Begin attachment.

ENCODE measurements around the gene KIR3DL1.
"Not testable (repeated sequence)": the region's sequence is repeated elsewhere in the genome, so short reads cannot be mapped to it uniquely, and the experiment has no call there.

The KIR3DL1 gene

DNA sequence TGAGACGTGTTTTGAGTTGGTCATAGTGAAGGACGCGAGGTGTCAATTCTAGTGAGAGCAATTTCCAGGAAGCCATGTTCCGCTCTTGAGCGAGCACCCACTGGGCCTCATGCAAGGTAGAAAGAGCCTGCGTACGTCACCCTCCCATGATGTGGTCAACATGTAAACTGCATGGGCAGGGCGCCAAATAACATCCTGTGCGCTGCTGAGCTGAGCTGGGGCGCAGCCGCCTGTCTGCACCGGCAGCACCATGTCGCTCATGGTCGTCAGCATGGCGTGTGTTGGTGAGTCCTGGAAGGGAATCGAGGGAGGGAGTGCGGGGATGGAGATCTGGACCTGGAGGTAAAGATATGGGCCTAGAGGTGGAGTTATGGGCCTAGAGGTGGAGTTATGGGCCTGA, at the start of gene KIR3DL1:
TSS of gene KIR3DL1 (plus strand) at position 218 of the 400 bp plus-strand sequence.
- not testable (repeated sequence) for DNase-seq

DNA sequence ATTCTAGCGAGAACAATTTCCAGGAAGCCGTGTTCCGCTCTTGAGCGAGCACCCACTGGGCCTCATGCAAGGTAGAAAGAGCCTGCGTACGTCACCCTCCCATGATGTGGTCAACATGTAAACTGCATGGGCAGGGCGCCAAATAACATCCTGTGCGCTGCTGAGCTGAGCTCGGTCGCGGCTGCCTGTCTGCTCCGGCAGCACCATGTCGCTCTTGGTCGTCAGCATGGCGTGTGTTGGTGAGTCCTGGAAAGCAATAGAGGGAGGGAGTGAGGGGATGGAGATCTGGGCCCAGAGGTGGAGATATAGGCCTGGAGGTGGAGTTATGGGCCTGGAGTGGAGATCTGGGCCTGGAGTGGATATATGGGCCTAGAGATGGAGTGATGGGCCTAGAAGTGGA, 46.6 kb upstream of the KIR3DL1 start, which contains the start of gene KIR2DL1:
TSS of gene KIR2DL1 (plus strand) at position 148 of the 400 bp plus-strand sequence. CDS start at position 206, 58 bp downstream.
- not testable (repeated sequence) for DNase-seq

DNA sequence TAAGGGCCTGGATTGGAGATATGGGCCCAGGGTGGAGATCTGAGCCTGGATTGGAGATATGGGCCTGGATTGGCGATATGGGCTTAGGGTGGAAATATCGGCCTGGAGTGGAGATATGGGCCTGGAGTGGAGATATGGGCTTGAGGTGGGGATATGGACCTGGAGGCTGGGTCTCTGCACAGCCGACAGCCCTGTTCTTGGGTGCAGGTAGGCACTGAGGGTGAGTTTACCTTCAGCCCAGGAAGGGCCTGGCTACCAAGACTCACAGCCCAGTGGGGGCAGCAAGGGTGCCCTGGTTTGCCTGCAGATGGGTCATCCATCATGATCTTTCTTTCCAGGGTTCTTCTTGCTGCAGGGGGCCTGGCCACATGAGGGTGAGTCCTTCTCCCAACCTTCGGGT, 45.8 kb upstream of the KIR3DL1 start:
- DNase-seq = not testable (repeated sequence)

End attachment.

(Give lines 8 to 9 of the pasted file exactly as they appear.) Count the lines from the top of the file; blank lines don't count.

TSS of gene KIR2DL1 (plus strand) at position 148 of the 400 bp plus-strand sequence. CDS start at position 206, 58 bp downstream.
- not testable (repeated sequence) for DNase-seq